Irregular Income, Erasing Credit-Card Debt and an Overdrafting Fiancé

Every week I get at least a couple of letters from readers whose situations prompt them to start out something like, “I’m embarrassed to ask, but ….” Then they pour out their hearts, often lamenting what they believe to be their own stupidity and ignorance. Nothing could be further from the truth!

The only stupid questions are those we don’t ask because we’re afraid of what other might think. It warms my heart to know that so many of my dear readers find my inbox a safe place for even their most embarrassing questions.

Q: My husband has two jobs—he is an artist and a salesman. He earns commissions from both jobs so we never know what our income will be. I work part-time and am paid hourly. I’m so embarrassed to admit that I have no idea how to go about setting up a budget. Is our situation impossible?

A: The mistake many who live on “mystery means” make is to spend whatever amount of money they earn as they earn it.

They multiply a good month’s income by 12, call that their annual income and set their lifestyles accordingly. Then they starve during the lean months, allowing all the bills to go past due hoping a good month will follow soon.

The secret to living on an uncertain income is to determine the very minimum you need to live each month. Now put yourselves on that “salary.” No matter what comes in during any month, pay yourselves only that set amount.

Now you know exactly how much your income will be in any given month so you can budget. Allow any overage to sit in reserve to cover your salary during coming lean months.

Being self-employed (or commission-based, which to me is the same thing) can be either rewarding or horribly debilitating. It all depends on your willingness to be disciplined and to exercise great restraint when one month it appears that your ship has come in. Don’t believe it.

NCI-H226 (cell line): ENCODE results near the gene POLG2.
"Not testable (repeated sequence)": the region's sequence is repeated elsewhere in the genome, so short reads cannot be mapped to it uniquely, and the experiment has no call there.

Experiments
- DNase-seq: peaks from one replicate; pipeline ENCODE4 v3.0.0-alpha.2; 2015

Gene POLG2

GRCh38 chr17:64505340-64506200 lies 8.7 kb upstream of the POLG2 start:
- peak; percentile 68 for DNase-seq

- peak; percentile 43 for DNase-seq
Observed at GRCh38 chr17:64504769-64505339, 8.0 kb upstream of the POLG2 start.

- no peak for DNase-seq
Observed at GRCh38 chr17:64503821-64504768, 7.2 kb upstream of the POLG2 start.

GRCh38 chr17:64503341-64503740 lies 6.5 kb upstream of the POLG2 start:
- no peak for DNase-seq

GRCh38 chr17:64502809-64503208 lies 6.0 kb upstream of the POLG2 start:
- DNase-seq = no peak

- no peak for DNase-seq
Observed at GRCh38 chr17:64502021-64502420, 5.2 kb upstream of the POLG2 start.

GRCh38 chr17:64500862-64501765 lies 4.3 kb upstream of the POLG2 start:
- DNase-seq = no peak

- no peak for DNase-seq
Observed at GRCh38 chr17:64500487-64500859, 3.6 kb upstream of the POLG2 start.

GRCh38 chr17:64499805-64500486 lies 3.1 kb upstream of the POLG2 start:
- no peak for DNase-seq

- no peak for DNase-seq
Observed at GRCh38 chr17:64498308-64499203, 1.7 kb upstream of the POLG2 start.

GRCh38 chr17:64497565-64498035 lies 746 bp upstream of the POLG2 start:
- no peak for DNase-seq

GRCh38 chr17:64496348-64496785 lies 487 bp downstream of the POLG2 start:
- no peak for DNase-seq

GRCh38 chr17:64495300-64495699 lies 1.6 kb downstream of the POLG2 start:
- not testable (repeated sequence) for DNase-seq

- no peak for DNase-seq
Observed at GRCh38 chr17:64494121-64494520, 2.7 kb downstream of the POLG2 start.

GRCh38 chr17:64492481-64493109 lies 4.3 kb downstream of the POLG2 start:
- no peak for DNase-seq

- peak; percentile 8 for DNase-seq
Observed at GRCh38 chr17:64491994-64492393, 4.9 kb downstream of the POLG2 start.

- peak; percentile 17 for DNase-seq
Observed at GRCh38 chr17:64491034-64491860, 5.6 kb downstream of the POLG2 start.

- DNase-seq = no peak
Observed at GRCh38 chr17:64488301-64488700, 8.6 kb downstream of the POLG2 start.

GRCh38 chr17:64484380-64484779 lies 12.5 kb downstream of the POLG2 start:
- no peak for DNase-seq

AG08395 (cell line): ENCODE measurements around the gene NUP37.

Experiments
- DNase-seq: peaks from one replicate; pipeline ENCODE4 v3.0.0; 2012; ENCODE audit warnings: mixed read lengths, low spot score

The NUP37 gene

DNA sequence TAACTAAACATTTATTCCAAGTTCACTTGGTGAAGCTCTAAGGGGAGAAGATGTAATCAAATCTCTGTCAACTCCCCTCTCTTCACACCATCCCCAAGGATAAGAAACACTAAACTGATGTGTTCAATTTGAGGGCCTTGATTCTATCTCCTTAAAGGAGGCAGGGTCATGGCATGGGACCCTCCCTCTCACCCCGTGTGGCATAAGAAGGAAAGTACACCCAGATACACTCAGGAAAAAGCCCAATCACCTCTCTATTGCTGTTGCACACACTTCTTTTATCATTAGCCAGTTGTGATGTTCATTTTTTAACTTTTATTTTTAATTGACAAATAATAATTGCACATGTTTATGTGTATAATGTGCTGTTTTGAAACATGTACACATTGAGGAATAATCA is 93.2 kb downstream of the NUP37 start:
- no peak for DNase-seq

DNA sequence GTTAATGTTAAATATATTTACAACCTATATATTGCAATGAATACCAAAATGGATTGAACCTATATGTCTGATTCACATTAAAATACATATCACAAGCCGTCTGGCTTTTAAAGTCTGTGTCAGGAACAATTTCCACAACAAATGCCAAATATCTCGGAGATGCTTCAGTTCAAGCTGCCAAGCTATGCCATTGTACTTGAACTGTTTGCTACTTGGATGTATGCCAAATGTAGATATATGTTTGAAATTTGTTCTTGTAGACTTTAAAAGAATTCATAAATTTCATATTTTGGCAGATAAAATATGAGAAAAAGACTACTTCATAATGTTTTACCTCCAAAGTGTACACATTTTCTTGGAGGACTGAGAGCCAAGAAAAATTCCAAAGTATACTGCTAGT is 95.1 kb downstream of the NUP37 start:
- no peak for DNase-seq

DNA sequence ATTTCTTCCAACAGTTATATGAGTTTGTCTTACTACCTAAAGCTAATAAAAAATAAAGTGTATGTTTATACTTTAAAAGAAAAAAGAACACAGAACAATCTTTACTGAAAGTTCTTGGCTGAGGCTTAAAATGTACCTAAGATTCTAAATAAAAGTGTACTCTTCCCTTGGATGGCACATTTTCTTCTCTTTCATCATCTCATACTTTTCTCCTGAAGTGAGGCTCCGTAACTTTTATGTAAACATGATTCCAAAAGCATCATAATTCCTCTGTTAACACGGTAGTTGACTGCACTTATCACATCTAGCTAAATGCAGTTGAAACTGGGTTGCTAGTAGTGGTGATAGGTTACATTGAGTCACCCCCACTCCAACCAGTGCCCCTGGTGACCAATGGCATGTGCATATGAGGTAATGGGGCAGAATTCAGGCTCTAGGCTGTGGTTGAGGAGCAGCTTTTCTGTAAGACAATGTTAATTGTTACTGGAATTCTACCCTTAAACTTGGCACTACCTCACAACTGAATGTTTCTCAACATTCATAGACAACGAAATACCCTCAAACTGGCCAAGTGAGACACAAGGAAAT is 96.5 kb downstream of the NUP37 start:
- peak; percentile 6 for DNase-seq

Next month could produce little if any income at all. You have to learn to handle both. And if you cannot, what you have may be a hobby, not self-employment.

Q: I recently found a website that promises to take our credit-card debt and have it erased. They can do this because it is technically illegal for banks to issue credit cards. So this company takes your debt and challenges it in court, legally dissolving the debt. I am skeptical but hopeful. Do you know—is this legal?

A: I don’t know which is more shocking: that anyone would suggest such a thing, or that you would entertain for even a moment that it might be legitimate.

Of course, this is not legal. Don’t believe it for a second.

It is another in a long list of Internet scams that will hit you up for a big fee and leave you holding the bag. By the time they’ve fleeced your finances, you’ll be in default on your payments and then you’ll be in worse trouble than ever.

My best advice is to stop looking for loopholes and shortcuts. Get busy getting out of debt—the right way.

Q: I have “ready reserve overdraft protection” on my checking account. Occasionally I dip into it. I typically repay the entire balance within a week or two, but every few years I may pay it off over a couple months because I’ve used a larger amount. 

My fiancé is threatening to close our shared account because of this. He claims that every time I use the ready reserve, the bank reports it to the credit agencies and it is a ding against his score, even if I repay it before the billing cycle is complete. Is this true? Is this different from other lines of credit?

A: It all depends on how your bank handles its business. Some banks do report to the credit reporting agencies (CRAs), while others do not. If your fiancé says this bank does, why are you doubting him?

OK, can we talk just the two of us? Listen to me: An overdraft account is not a savings account. It is not your money. It’s not even a credit card. It is emergency protection—very expensive insurance—like fire insurance, something you have but hope you never have to use. Using it on purpose, with intention, is unconscionable.

Every time you write a check or use your debit card for more money than you have on account, you get socked with overdraft fees even if they are less than what they would be if you did not have this protection in place.

But worse, every time you overdraft, your fiancé loses faith and trust in you. That’s huge and something I hope you will think about.

Got a question you’re embarrassed to ask? Relax and ask it HERE.

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